Longhouse | The Canadian Encyclopedia



A longhouse was the basic house type of pre-contact northern Iroquoian-speaking peoples, such as the Huron-Wendat, Haudenosaunee, Petun and Neutral. The longhouse sheltered a number of families related through the female line. In the 1700s, European-style single-family houses gradually replaced longhouses as primary residences. However, longhouses still function as important facilities in which some Indigenous peoples conduct ceremonies, political meetings and various community gatherings. (See also Architectural History of Indigenous Peoples in Canada.)

Iroquois Longhouse Interior
Iroquoian Longhouse interior (artwork by Lewis Parker).
Exterior of Reconstructed Longhouse
Ste-Marie Among the Hurons, near Midland, Ontario. Built c. 1640, reconstructed 1960s (photo courtesy Ste-Marie Among the Hurons).

Origin and Definition

Until about the 18th century, northern Iroquoian-speaking peoples (seeIndigenous Languages in Canada) in Southern Ontario and upstate New York built and lived in residences made of wood, called longhouses. Since the walls and roofs of historic longhouses have not survived to the present, archaeologists rely on clues from the structure’s base, such as wall posts dug into the ground, to suggest what longhouses might have looked like. These decayed remains (known as post moulds) look like stains or dark circles in the soil. Archaeologists also often use the written accounts of European explorers and missionaries of the 17th and 18th centuries for a description of longhouses. Oral histories serve as another important source of information for researchers.

Based on these sources, archaeologists believe that longhouses had a long and rounded outline, with straight sides. The 18th century account of Jesuit missionary Joseph-François Lafitau states that the widths of longhouses ranged from 6 to 9 m. In some instances, longhouses could be much larger; for example, in 1970–72, a longhouse uncovered at the Moyer archaeological site in Southern Ontario was 93 m long. However, longhouses described by early French explorers and Jesuit missionaries were somewhat shorter. Historical sources provide various measurements for longhouses and suggest that the size and shape changed over time.

The Haudenosaunee have been referred to as “people of the longhouse.”


Haudenosaunee people constructed longhouses by driving stiff wall posts made of wood into the ground. Flexible wooden poles were then attached to the top of those posts and bent to form roof supports. Lashed together with natural materials, such as long strips of bark or with ropes made of bark, these horizontal poles strengthened the frame. Wooden sheathing covered the structure. In Huron-Wendat homes, this sheathing was made of cedar bark; in Haudenosaunee homes, it was elm bark.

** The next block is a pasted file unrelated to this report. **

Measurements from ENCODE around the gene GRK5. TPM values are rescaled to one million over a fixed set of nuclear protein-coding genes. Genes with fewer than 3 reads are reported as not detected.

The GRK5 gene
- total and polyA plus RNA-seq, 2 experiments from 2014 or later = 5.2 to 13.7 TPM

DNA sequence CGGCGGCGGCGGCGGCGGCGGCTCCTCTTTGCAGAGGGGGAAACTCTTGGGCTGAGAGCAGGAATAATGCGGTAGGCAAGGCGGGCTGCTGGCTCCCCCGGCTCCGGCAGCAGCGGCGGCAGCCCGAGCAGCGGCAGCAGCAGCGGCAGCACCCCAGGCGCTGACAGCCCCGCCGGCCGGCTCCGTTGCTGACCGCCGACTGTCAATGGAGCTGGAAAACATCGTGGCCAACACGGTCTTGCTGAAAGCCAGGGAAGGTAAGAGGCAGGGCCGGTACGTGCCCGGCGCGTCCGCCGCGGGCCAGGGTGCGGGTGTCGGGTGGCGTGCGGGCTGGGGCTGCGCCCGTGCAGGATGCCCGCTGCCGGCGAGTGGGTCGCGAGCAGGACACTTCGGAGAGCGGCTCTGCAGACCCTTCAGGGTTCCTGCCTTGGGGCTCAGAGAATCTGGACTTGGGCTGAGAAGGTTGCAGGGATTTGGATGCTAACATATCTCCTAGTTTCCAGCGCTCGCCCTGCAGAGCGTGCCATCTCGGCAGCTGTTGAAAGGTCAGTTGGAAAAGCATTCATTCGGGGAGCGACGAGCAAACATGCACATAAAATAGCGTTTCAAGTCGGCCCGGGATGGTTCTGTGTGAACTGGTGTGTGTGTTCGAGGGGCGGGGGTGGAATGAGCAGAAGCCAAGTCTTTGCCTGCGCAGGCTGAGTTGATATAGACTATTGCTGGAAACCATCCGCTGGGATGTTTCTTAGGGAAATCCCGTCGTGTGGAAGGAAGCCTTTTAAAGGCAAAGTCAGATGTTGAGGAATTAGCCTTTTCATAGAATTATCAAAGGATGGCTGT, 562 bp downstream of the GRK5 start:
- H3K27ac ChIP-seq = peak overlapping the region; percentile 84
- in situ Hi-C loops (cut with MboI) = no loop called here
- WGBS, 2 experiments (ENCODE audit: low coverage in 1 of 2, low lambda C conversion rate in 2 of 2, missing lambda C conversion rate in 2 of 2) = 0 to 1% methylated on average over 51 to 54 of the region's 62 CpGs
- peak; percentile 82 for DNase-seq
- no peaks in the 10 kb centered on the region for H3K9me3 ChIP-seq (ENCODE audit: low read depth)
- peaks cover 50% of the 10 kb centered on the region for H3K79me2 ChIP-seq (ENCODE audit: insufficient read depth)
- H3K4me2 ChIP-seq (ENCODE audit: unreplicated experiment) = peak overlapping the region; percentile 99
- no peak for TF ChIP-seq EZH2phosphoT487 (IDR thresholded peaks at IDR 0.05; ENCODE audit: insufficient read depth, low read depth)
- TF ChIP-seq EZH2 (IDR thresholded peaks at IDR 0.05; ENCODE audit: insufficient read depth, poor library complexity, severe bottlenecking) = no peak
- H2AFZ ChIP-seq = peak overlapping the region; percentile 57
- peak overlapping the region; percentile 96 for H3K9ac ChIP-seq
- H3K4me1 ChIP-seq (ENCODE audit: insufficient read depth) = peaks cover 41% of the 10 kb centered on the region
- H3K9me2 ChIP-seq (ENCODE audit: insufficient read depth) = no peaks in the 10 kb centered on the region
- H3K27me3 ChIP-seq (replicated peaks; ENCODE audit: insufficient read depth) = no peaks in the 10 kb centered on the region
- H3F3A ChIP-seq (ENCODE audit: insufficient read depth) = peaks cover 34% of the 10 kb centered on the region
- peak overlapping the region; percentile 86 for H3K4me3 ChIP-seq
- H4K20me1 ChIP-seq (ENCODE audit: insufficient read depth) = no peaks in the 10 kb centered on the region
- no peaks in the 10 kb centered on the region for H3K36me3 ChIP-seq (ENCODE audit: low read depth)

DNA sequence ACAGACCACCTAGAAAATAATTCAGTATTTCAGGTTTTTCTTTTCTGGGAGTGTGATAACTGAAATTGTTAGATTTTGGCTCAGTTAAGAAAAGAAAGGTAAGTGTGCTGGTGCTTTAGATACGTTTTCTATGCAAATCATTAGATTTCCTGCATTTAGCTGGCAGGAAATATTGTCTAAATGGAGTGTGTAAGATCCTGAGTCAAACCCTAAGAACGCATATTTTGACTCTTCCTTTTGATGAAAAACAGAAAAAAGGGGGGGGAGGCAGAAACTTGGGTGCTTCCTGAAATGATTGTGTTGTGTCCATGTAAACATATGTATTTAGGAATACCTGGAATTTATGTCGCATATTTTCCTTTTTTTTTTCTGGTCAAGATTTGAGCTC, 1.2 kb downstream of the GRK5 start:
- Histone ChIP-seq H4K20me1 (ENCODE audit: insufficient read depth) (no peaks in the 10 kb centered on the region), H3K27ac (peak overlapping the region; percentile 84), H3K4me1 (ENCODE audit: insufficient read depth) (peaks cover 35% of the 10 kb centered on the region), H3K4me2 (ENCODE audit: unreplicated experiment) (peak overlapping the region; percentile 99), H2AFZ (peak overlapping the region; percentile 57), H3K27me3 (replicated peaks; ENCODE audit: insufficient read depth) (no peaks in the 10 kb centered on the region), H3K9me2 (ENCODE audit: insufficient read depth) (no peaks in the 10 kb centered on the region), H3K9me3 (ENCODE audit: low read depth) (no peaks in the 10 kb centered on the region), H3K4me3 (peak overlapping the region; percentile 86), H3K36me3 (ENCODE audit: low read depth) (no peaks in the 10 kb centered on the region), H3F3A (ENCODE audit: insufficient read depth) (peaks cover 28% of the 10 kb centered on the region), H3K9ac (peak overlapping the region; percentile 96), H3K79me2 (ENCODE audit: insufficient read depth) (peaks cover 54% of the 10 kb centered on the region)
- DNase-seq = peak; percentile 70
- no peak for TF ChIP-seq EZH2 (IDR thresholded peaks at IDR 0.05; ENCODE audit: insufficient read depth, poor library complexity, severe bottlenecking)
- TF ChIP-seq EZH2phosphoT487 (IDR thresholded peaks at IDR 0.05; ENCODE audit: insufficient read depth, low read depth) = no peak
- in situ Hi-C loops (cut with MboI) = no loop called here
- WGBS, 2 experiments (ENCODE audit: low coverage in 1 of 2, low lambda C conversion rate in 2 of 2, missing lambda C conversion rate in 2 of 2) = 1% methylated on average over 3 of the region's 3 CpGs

Sleeping platforms ran the length of the house. The number of hearths depended on the number of families in the home. Often, there were about 4 to 12 hearths in a longhouse. The hearths were spaced about 6 to 13 m apart, running down the middle of the structure. They were often shared by two nuclear families of five or six persons. Vents in the ceiling prevented the smoke from the hearths from billowing inside the home. Entrances to the longhouse were often covered with hide. (See also Architectural History of Indigenous Peoples in Canada.)

During the winter, the longhouse was central to Iroquoian community life. It was where people assembled to tell stories, conduct sacred ceremonies and socialize. There were fewer people around the longhouse during the summer because villagers were away tending to their crops.

Function and Purpose

A primary use of the longhouse was to serve as a place of residence. Several families, numbering about six to eight members each, likely resided in the same home. Prior to 1300, longhouses housed about 20 to 30 people. Later, they housed as many as 100 people, as their size doubled. Likely, the people living together were all related or connected to one another from their mother’s line of descent, as Iroquoian societies, such as the Haudenosaunee, were typically matrilineal. For example, after a couple wed, the husband moved into the longhouse of his wife’s family.

Longhouses were also used as places of storage. Dried meats and corn, as well as other food and personal belongings, were stored on platforms built high up on the walls of the longhouse. Firewood was stacked in areas near the entrances at either end of the structure. Covered pits dug inside the house also stored food.

Aside from their practical uses, longhouses served as sites of political gatherings and ceremonies. Followers of the Handsome Lake Religion, for example, continue to refer to the buildings that house their ceremonies as longhouses. The term also carried philosophical and cultural meaning. The Haudenosaunee Confederacy — originally made up of the Mohawk, Oneida, Seneca, Cayuga and Onondaga (the Tuscarora joined later) — characterized their association as a longhouse of five fires. In this way, these nations themselves represented the longhouse, demonstrating the centrality of the longhouse to Iroquoian culture.

Contemporary Uses

While longhouses are no longer used to house families, they remain important to Iroquoian history and culture. Many sacred ceremonies and cultural gatherings are still held in longhouses. Reconstructions of these historic structures can also be found in a variety of museums and cultural centres, such as the Museum of Ontario Archaeology and Sainte Marie Among the Hurons (also in Ontario), where visitors can learn about the history of Iroquoian village life first-hand.

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